Situated in the southwest China, Tibet Autonomous Region is the second largest subdivision of China. Tibet is named Xizang (西藏) in Chinese. The capital of Tibet is Lhasa. The major tourist attration of Tibet is Potala Palace.
Area: 1,220,000 square km
Population: 2.77 million (2005)
Population %of Tibetan 88%
Capital City: Lhasa
Nationalities:Tibetan (92.8%), Han (6.1%), Monpa (0.3%), Hui (0.3%), and others (0.2%)
Altitude: over 4,000 meters on the whole; 8,848 meters at the peak of Qomolangma (Mount Everest).
Average temperature: -18oC to 3.6oC in January, 7oC to 19oC in July.
Administrative divisions: 2 cities and 76 counties
Neighboring areas: Qinghai, Sichuan, and Yunnan Provinces; Xinjiang Uygur Autonomous Region.
Neighboring countries: India, Nepal, Sikkim, Bhutan, and Burma.
Major cities: Lhasa, XigaZe, Gyangze, Qamdo, Nyingchi, Gar, Nyalam.
Tourist attraction: Potala Palace in Lhasa
Geography of Tibet
Situated in the southwest frontier of China, Tibet Autonomous Region covers a total area of 1,220,000 square kilometres with population of 2,770,000 (2005). Standing in the southern part of Qinghai-Tibetan Plateau, the whole autonomous region overwhelmingly comprises mountain range with an average elevation of over 4,000 meters above sea level. With an average of over 4,500 meters above sea level the North Tibetan Plateau occupies two- thirds of the whole range. Basins Are surrounded by hills ranging from 300 to 500 meters high, south of the North Tibetan Plateau, lying between Mountain Kailash (Gangdise) and the Himalayas, stretches the valley of Tsangpo (Yarlung Zangbo) River and its tributaries, commonly known as South Tibetan Valley.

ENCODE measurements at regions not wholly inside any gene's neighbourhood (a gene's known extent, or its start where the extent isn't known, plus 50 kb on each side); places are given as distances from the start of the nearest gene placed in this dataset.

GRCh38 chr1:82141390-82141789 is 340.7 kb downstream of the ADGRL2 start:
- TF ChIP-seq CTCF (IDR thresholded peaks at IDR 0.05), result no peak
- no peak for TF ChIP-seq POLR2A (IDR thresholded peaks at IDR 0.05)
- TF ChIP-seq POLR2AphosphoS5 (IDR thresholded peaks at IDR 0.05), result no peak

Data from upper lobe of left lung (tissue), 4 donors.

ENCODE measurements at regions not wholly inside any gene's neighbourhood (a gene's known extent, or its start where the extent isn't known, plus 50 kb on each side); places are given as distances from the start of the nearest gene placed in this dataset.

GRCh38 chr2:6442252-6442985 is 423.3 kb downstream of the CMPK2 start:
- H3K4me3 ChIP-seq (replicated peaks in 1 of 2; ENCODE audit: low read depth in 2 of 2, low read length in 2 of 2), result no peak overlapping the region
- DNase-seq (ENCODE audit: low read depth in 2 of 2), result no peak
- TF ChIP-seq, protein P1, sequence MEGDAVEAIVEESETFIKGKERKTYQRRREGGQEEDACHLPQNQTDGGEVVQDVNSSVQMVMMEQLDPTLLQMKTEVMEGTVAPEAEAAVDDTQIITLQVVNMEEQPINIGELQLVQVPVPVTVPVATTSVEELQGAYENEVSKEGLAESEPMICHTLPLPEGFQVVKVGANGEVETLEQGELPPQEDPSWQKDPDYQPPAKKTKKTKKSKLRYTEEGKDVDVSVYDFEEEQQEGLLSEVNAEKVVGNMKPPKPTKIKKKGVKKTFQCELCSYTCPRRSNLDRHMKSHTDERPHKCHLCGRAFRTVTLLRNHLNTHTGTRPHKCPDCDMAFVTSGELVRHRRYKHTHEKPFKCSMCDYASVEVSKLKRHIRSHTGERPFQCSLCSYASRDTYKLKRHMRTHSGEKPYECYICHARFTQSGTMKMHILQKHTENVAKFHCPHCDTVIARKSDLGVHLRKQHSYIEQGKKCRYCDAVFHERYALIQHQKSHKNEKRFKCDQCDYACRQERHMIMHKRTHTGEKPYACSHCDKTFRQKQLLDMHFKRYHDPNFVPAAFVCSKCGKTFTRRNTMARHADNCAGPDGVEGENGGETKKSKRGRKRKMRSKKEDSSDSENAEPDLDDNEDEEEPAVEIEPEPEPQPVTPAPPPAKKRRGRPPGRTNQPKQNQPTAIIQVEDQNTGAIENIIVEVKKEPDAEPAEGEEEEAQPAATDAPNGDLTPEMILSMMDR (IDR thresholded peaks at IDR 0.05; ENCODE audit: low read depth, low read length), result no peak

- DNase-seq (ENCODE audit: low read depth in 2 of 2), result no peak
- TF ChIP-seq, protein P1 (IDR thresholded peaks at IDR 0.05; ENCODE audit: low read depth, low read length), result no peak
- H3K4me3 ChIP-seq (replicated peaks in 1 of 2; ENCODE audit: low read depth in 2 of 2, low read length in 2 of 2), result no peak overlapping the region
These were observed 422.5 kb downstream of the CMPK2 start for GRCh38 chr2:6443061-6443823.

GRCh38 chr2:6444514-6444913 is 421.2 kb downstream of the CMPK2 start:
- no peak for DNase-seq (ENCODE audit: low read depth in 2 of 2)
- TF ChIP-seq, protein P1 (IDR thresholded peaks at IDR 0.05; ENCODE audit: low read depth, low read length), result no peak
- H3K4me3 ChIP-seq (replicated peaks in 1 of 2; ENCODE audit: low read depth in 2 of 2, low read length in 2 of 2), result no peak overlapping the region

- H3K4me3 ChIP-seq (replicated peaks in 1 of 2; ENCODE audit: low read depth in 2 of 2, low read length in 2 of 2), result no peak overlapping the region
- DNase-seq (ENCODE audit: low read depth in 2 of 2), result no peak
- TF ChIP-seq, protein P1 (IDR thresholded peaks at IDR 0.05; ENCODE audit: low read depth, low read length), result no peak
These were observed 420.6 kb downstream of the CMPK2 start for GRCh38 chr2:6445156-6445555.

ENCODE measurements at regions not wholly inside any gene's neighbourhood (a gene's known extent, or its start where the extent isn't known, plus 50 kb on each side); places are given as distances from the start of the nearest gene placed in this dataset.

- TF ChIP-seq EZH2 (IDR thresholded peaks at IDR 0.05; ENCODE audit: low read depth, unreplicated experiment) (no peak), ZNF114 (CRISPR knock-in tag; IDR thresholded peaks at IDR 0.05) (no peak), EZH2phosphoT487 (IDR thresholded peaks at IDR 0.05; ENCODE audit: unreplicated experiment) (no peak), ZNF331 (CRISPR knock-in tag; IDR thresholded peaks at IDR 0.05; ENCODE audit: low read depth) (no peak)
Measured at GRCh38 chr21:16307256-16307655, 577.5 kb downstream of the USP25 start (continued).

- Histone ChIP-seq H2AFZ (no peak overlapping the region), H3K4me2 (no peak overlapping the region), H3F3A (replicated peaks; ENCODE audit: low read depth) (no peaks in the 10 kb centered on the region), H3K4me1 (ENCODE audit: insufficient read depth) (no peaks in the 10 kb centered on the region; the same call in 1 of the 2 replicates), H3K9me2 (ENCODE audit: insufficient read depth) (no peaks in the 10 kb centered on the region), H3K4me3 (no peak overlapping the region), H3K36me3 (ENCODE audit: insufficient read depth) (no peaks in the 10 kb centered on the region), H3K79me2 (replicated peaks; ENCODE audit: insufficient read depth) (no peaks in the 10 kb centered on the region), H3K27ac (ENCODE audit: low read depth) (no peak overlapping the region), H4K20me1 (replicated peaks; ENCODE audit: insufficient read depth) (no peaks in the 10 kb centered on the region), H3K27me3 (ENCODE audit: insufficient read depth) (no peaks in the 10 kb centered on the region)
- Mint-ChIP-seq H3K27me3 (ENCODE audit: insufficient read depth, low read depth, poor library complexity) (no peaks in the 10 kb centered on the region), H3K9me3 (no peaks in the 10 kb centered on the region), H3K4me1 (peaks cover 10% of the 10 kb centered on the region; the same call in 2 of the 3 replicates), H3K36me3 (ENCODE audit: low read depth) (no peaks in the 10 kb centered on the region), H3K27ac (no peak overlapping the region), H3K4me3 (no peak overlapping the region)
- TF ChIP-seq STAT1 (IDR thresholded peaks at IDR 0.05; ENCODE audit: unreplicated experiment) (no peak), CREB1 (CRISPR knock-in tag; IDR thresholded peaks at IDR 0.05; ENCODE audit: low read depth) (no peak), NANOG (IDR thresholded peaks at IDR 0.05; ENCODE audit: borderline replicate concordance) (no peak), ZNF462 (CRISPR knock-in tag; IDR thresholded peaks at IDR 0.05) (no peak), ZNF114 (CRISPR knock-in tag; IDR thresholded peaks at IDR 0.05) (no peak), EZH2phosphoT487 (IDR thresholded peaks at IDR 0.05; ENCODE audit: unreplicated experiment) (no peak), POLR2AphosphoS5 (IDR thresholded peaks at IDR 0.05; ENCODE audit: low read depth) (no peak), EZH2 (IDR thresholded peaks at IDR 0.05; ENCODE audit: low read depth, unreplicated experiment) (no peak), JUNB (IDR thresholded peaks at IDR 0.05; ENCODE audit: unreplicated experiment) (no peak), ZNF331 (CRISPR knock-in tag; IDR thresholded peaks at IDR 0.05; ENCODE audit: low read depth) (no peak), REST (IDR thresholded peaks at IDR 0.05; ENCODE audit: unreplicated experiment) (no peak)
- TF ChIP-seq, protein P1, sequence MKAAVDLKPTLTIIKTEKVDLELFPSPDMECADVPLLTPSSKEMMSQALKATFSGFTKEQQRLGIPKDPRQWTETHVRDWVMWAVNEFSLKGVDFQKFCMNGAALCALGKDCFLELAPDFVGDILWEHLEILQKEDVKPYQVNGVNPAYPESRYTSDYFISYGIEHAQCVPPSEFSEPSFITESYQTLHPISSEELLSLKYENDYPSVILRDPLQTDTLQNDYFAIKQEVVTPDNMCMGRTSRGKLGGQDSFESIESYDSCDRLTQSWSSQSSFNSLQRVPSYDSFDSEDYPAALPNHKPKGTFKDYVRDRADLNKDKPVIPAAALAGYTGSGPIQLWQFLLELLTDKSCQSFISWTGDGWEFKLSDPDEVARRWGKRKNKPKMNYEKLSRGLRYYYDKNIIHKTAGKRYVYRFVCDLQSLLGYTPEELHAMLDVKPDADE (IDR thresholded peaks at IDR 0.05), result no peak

This valley, 4,000 metres above sea level, slops down from west to east with Lhasa River Valley plain as its widest section. From southern edge to China-Nepal border where Mount Qomolangms stands upright,8848 meters above sea level, lies the Himalayas whose elevation average 6,000 meters above sea level. To the east is the north range of the famous Hengduan Mountains, known as East Tibetan Gully Area. Its north section, 5,200 metres above sea level, is flat on the top; whereas its south part, 4000 metres above sea level, abruptly falls down 2,500 meters from the top to the bottom.
The Tsangpo River, the largest in Tibet, whose upper reaches called Tachog Khabab (Maquan River), gets water from Jiema Yangzong glacier in the Himalayas, and stretches 2,057 kilometres before it flows into India, where it is called the Brahmaputra River. Other large rivers such as the Nujiang River, the Lancang River and the Jinsha River are all full of deep falls and rapids and Tibet abounds in water resources.
The Namtso (Namco) Lake in North Tibetan Plateau is the second largest salt water lake in China, covering an area of 1,920 square kilometres. The Kyiring Tso (Siling Co) Lake covers an area of 1,865 square kilometres. In addition, there are the Yardak Yumtso (Yarzhoyum Co) Lake, Puma Yumtso Lake and Mapham Yumtso Lake. These lakes all have a great influence on Tibetans' livelihood.